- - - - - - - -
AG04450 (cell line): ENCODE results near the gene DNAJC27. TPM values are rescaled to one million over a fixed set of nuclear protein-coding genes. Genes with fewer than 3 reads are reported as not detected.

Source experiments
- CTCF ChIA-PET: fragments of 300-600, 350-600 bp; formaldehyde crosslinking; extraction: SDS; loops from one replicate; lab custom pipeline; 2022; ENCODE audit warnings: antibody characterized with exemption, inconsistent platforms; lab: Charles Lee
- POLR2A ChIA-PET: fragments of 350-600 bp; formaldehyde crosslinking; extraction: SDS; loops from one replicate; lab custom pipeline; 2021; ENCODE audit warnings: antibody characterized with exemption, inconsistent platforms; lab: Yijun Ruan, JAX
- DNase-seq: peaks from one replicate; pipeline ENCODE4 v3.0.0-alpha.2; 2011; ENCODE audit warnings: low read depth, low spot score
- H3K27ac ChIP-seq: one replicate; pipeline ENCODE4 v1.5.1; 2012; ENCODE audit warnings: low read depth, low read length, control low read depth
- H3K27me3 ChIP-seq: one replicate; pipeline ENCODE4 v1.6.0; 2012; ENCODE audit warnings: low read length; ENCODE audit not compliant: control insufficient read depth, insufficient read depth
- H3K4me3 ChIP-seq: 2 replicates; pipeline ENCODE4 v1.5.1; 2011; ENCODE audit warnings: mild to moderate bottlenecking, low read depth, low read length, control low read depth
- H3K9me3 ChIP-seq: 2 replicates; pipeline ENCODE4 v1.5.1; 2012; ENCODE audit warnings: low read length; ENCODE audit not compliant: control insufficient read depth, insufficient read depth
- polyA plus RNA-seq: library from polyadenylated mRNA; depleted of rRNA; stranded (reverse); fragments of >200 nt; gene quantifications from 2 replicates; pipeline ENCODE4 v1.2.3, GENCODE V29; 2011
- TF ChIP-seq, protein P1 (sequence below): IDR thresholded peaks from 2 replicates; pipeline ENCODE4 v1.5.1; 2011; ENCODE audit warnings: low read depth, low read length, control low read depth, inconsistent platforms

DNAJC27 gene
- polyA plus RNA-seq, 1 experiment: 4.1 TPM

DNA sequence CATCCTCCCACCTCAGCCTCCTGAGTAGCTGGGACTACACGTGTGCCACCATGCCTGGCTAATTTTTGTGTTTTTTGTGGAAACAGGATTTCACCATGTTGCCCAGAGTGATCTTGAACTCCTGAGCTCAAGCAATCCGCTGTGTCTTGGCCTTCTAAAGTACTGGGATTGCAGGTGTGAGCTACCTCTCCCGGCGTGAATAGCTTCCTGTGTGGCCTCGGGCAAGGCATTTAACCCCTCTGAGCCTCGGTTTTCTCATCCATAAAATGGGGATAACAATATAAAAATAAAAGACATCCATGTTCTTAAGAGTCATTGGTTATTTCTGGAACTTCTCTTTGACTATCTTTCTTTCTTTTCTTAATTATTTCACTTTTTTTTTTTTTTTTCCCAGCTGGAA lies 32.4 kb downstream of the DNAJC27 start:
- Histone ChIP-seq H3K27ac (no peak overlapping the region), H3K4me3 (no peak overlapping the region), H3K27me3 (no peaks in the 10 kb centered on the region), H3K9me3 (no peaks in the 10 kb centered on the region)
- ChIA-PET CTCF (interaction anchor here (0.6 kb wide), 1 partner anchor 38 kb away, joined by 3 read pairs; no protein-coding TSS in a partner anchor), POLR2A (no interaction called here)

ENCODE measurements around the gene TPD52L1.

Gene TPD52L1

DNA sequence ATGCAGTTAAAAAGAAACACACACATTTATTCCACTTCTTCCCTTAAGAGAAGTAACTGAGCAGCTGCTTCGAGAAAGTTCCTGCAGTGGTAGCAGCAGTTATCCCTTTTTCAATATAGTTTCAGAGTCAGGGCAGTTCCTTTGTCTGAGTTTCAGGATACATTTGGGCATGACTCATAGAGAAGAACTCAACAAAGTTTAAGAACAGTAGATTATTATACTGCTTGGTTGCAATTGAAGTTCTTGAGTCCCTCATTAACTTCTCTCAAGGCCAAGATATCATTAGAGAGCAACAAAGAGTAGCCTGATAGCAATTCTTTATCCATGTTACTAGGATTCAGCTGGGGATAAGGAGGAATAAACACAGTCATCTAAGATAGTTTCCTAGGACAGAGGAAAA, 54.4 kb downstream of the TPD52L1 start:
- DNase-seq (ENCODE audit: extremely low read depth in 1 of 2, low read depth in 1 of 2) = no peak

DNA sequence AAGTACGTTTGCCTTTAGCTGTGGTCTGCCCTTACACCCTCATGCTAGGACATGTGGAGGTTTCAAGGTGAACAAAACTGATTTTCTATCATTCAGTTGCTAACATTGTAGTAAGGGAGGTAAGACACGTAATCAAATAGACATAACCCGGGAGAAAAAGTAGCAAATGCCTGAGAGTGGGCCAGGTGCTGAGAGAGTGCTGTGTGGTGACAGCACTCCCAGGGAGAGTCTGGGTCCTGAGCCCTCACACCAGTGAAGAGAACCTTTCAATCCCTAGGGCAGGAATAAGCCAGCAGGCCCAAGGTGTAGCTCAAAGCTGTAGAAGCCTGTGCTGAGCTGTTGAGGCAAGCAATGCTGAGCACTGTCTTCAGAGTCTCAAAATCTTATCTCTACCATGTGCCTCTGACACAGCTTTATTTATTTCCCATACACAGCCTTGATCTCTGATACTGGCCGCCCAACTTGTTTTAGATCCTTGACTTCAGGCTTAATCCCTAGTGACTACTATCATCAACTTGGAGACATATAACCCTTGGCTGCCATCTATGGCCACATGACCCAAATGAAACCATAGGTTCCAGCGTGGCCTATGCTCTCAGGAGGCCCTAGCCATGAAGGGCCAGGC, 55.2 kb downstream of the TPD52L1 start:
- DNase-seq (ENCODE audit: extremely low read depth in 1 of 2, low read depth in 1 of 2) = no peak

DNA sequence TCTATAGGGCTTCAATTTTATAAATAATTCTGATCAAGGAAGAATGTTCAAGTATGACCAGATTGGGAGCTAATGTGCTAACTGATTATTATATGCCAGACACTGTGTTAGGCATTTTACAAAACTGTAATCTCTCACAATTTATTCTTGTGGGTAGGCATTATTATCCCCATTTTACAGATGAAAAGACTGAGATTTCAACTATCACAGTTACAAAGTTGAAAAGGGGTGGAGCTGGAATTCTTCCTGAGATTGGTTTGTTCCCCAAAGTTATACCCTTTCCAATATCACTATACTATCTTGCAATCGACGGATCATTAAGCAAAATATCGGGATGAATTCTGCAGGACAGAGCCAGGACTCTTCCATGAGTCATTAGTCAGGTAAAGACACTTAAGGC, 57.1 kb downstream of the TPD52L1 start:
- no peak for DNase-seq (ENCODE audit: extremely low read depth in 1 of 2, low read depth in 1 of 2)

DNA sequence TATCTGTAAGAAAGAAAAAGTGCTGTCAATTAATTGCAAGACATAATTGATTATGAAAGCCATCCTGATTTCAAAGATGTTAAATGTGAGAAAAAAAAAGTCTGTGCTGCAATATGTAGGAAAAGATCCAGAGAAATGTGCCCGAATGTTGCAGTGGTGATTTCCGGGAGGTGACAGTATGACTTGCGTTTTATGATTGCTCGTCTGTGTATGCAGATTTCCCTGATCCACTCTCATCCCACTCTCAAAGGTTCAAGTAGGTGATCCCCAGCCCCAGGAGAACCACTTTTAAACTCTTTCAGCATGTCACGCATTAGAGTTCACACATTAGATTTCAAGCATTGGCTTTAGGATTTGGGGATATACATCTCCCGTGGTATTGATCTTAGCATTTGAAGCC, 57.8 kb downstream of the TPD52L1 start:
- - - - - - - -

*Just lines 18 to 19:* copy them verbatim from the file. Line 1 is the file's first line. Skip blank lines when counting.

Gene TPD52L1

DNA sequence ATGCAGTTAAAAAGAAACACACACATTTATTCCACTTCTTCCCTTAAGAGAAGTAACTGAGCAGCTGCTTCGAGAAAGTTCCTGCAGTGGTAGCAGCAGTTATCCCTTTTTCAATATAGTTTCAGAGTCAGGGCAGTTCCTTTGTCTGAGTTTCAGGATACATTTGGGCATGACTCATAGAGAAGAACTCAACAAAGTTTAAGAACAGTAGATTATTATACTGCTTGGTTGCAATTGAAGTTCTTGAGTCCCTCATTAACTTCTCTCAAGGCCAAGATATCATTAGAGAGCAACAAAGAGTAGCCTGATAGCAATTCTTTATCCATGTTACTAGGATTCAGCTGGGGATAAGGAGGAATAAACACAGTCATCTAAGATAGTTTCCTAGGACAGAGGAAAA, 54.4 kb downstream of the TPD52L1 start: